Okla. ranked last in on-time infant vaccination

Oklahoma babies are ranked 50th in the nation in getting their first critical vaccinations on time, according to the Oklahoma Department of Health.

The most recent survey shows that 70 percent of infants and toddlers in the state are up-to-date with the primary series of vaccinations, but the state is last when it comes to the percentage of babies who get their first DTaP on time at two months old. The DTaP vaccination protects against diphtheria, tetanus and pertussis, Fox 23 reports.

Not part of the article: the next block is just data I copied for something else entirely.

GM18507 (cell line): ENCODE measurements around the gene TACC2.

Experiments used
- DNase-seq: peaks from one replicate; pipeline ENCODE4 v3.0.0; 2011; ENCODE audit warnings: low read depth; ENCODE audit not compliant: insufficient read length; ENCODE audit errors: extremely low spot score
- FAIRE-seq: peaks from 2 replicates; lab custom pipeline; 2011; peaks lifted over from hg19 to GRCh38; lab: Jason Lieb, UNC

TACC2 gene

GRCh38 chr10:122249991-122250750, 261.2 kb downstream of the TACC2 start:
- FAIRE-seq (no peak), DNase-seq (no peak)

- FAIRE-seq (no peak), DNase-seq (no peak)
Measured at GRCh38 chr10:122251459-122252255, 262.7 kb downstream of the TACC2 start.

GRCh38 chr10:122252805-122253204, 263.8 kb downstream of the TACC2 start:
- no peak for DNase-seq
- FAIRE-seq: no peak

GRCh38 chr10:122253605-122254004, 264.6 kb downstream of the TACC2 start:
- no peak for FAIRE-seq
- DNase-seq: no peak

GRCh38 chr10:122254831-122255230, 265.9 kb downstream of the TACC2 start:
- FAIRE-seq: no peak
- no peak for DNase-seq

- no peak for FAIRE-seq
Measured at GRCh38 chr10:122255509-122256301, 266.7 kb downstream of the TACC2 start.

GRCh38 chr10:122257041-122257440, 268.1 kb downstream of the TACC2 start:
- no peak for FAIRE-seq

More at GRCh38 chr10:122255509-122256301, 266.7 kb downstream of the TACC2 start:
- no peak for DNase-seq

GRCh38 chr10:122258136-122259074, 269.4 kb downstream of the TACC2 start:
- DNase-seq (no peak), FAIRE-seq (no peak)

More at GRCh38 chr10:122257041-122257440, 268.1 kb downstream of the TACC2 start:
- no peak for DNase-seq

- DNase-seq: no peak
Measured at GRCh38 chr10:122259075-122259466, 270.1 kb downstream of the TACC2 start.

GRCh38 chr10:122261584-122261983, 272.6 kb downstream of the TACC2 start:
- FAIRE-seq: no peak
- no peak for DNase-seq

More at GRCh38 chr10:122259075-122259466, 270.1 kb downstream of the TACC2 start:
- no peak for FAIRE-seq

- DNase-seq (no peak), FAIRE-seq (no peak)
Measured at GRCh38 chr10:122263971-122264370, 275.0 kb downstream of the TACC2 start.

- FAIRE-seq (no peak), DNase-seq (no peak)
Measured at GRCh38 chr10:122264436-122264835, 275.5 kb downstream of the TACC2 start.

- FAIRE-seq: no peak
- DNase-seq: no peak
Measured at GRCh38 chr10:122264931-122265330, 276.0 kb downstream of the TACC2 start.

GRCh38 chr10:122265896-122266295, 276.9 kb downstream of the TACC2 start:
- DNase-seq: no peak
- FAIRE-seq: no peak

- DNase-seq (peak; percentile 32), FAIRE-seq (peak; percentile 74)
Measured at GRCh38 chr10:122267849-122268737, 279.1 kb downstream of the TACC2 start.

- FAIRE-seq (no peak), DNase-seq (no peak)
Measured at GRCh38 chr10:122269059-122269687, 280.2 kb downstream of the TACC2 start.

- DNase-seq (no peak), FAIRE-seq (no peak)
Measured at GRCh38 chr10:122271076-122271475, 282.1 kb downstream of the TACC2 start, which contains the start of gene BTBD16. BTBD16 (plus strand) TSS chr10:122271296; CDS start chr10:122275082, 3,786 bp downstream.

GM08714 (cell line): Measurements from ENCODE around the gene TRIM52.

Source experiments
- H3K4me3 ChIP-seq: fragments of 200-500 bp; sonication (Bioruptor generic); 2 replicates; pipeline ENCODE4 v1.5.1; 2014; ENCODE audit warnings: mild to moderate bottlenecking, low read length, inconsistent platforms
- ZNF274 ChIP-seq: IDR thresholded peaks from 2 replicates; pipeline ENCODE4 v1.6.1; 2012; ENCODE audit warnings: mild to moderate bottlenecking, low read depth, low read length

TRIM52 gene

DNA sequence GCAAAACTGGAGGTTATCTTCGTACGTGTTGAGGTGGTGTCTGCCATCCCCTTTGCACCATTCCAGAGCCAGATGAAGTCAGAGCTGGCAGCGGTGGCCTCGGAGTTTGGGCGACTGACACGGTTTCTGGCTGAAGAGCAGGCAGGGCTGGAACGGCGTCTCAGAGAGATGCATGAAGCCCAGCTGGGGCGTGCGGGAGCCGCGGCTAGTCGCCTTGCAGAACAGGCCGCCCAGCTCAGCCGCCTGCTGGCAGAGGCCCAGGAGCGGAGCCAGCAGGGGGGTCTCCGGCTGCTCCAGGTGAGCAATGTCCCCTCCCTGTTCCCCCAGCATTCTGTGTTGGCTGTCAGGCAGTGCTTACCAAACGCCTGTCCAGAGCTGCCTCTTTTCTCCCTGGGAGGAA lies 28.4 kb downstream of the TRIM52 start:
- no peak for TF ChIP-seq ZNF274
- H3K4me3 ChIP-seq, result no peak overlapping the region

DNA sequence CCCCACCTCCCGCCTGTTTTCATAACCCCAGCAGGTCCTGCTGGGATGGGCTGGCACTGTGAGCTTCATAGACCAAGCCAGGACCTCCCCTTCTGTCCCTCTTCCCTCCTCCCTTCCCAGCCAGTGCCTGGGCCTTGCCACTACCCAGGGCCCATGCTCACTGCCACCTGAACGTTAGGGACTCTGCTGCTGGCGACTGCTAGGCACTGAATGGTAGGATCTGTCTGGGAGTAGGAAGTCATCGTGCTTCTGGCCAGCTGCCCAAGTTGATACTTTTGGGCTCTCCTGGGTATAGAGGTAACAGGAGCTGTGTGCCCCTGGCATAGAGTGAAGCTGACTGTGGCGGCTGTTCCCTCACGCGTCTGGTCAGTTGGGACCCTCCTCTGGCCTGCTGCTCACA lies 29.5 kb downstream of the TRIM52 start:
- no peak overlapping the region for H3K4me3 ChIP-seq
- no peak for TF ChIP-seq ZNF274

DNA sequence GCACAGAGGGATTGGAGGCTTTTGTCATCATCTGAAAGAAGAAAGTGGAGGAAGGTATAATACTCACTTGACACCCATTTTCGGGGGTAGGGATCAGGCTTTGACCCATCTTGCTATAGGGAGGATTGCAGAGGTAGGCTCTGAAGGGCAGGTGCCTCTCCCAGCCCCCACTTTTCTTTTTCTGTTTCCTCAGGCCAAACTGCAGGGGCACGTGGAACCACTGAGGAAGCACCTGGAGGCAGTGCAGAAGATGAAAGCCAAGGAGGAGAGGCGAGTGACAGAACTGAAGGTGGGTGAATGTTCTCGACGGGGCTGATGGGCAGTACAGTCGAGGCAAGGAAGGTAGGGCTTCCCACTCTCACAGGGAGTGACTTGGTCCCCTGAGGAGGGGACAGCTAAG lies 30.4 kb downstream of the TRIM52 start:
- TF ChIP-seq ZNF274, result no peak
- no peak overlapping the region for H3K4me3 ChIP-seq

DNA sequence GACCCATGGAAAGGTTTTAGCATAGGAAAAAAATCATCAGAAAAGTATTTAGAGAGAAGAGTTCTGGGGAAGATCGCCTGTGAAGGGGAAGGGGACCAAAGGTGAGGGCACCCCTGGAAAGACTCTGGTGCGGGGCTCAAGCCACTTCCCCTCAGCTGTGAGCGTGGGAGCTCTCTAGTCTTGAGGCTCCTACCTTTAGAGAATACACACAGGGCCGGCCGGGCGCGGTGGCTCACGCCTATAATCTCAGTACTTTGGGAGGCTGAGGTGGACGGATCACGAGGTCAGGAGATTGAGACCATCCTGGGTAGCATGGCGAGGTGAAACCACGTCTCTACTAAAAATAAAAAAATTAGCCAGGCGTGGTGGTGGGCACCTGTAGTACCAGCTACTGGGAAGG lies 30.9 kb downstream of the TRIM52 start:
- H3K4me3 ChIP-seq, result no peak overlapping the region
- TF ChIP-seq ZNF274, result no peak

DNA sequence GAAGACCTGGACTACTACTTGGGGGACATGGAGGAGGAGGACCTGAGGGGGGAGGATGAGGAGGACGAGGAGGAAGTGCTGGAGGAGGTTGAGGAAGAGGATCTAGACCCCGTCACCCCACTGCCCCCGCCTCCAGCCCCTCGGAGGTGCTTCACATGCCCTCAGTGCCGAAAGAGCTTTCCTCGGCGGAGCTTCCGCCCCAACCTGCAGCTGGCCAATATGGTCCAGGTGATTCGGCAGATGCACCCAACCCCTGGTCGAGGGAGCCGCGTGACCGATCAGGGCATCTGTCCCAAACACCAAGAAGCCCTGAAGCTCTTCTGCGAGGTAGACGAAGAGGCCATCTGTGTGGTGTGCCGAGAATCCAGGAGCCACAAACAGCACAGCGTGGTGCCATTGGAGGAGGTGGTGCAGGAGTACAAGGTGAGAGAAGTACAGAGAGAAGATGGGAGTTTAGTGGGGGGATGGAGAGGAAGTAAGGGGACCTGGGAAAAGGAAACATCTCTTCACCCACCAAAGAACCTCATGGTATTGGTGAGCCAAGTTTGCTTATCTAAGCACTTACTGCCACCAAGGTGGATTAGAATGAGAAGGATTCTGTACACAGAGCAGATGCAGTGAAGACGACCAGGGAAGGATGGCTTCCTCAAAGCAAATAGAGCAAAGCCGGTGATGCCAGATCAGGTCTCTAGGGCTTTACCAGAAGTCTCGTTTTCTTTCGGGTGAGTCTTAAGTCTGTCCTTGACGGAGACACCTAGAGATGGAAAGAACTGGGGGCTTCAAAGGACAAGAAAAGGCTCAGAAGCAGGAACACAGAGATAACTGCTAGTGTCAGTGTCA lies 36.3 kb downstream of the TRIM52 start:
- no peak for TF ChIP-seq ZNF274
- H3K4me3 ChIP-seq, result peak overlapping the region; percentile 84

"It is critical that infants receive their baby shots on time, because they do not have any protection against these diseases until they are vaccinated," Bobbie Nubine, the chief of immunization services for the Oklahoma State Department of Health, said, according to Fox 23.

Vaccinations are due for infants when they reach two, four, six and 12 to 15 months of age. Special events will be held by the state's immunization coalitions during National Infant Immunization Week, which runs from April 21 to 28.

"National Infant Immunization Week reminds us that new babies need the protection vaccines provide," Nubine said, according to Fox 23. "A baby's first immunization visit should be scheduled at two months of age. We encourage parents to talk to their doctor or visit their local county health department to make sure their baby is up-to-date on immunizations."